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How Does Inflammation Affect Heart Health?

How Does Inflammation Affect Heart Health?
By Frederik 1 years ago 1286 Views

By Michael A. Smith, MD


Inflammation is the way your body responds to a problem. Whether battling an infection or healing from a bone fracture, your body needs to deliver powerful immune and repair cells to the impaired location through your bloodstream in order to fight and fix the problem.

Inflammation is really designed to be an acute process that gets in and out quickly. The longer the immune and repair cells stay in a location, the greater the chance they’ll actually cause damage to surrounding healthy cells and tissues.

Chronic inflammation, simply put, is acute inflammation that did not resolve properly. The result is damage to the cells.

This is why we call chronic inflammation the common denominator of all age-related disorders.


Inflammation Wreaks Havoc on Your Blood Vessels

All tissues and organs are very susceptible to inflammatory damage. But this is especially true for your heart and blood vessels.

Chronic inflammation can damage the heart’s muscle cells, the heart valves, and the inside lining of arteries called the endothelium.

Chronic inflammation can be detected through blood tests. Inflammation is characterized by a high CRP blood level.

Two studies published in the New England Journal of Medicine validate the role that C-reactive protein plays in increasing cardiovascular health risks.1,2




What You Eat Influences Chronic Inflammation

One of the best ways to control inflammation is to watch what you eat. Some foods, namely animal protein, can actually boost inflammation. Why? Because they contain a chemical compound called arachidonic acid.

Arachidonic acid is the precursor to inflammatory signaling proteins like leukotrienes and cytokines. When these signals are released into your bloodstream, inflammation increases and tissue damage can occur.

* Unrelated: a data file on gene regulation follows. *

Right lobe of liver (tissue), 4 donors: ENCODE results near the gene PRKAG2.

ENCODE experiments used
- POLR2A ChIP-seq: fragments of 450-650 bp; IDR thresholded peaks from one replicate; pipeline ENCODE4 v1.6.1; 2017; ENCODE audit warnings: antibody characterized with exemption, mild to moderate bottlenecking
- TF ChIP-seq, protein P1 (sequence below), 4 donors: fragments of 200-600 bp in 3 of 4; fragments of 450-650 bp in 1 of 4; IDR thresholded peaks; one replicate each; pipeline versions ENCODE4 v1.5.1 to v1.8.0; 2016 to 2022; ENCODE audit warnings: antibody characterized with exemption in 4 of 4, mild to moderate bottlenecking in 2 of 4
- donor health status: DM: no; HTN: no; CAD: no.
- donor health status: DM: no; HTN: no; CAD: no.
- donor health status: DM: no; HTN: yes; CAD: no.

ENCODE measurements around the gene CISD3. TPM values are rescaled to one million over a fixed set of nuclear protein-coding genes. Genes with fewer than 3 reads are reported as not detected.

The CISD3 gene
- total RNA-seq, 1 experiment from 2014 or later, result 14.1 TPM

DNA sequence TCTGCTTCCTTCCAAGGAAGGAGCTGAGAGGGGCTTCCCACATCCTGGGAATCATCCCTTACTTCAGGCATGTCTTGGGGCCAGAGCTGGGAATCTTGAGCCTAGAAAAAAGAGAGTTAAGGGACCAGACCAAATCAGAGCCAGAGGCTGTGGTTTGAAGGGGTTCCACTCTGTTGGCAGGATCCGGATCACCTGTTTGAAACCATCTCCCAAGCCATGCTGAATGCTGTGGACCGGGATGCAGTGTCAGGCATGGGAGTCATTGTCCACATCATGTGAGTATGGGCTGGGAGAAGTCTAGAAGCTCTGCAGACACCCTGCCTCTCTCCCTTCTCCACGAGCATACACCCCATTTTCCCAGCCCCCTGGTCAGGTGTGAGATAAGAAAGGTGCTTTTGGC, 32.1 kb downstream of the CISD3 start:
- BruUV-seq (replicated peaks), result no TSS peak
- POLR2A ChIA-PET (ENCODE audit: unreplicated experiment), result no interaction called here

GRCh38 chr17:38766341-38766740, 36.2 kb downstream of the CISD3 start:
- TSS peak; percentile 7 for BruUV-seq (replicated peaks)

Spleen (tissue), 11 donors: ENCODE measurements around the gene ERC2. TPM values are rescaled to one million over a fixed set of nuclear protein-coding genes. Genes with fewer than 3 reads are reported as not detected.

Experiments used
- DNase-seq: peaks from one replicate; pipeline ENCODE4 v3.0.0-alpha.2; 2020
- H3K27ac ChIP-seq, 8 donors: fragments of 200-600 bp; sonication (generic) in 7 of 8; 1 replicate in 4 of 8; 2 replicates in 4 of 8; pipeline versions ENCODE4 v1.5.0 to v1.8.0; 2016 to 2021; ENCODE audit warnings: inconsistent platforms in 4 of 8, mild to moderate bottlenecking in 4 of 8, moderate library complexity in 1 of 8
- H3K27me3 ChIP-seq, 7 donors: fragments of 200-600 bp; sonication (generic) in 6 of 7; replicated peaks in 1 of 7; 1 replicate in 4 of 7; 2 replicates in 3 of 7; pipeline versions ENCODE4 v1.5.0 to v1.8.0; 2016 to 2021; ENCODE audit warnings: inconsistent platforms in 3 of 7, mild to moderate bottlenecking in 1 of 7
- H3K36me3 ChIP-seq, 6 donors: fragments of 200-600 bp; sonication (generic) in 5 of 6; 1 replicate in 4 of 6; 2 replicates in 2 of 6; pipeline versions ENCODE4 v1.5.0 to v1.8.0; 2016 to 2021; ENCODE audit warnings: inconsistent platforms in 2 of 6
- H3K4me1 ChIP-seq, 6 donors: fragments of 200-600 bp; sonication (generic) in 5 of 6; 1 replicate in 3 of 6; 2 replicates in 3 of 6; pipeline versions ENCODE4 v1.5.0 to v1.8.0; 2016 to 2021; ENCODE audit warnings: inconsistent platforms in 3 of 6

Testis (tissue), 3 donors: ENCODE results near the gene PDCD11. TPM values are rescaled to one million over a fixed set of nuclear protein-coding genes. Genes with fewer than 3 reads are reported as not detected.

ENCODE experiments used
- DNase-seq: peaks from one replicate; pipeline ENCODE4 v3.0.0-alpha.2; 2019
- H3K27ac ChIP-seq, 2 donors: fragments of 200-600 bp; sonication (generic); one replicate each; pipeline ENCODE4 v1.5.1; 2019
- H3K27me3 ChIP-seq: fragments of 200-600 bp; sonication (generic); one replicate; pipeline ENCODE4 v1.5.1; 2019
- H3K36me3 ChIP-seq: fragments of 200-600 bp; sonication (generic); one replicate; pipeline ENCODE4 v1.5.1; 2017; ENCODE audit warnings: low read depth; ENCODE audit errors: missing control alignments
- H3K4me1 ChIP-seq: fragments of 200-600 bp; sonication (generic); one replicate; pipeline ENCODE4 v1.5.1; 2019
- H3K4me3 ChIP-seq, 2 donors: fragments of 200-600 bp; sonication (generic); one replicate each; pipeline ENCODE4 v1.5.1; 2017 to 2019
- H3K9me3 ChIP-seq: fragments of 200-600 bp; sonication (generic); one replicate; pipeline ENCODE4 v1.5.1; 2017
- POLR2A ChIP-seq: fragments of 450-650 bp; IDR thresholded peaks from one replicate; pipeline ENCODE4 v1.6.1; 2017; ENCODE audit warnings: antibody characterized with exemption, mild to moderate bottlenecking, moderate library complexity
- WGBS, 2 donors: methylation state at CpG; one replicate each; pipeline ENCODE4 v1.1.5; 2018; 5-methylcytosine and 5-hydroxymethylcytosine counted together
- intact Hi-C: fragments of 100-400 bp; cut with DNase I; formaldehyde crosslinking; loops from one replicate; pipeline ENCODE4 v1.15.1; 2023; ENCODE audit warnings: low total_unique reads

Additionally, eating too much saturated fat or simple sugars and syrups can increase C-reactive protein. Avoiding saturated fat and simple sugars and eating more greens, fruits, and whole grains can help to keep CRP levels low.

One study showed a 39% decrease in CRP levels after only eight weeks of consuming a diet low in saturated fat and high in fiber. The study participants also saw reductions in their LDL, total cholesterol, body weight, and arterial stiffness.3


What are the Best Anti-Inflammatory Nutrients?

As you make an effort to eat healthier, consider supplementing with extract of boswellia. It is a medicinal tree from the Middle East that produces a bitter sap containing a compound called AKBA.

This compound can inhibit a powerful inflammatory enzyme called 5–LOX.

If you decide to supplement with a boswellia extract, be sure to pick one that contains 20% active AKBA.

Supplementing with the omega-3 fats EPA and DHA is another wise choice. You probably have heard that omega-3 fats decrease inflammation. But what you may not know is that when they’re combined with olive fruit extract, the effects are actually better than with omega-3’s alone.5



Another ingredient to look for in a high-quality omega-3 product is sesame lignans. Lignans help prevent the oxidation of the fats, especially DHA, extending the product’s shelf life.6

And don’t forget about curcumin, from the Indian spice turmeric. It actually inhibits an even more powerful inflammatory protein called nuclear factor-kappa B (NF-kappaB).7

NF-kappaB acts like a switch to turn on genes that produce the body’s inflammatory responses that can end up damaging your cardiovascular system.


Winning the Battle Against Inflammation

Remember that chronic inflammation the common denominator of all age-related disorders. And this is especially true for your cardiovascular system.

So how can you keep inflammation under control? The answer is actually pretty simple.

Cut down on the animal products. Eat more leafy greens, dark fruits, and grains. And consider supplementing with nutrients like boswellia extract, omega-3 fats, and curcumin.



  1. N Engl J Med. 2005 Jan 6;352(1):29-38.
  2. N Engl J Med. 2005 Jan 6;352(1):20-8.
  3. Eur J Cardiovasc Prev Rehabil. 2004 Dec;11(6):497-502.
  4. http://www.cdc.gov/nchs/fastats/lcod.htm
  5. Nutrition. 2005 Feb;21(2):131-6.
  6. Biochem Biophys Acta. 2004 Jun 1;1682(1-3):80-91.
  7. Trends Pharmacol Sci. 2009 Feb;30(2):85-94.


Posted in: Inflammation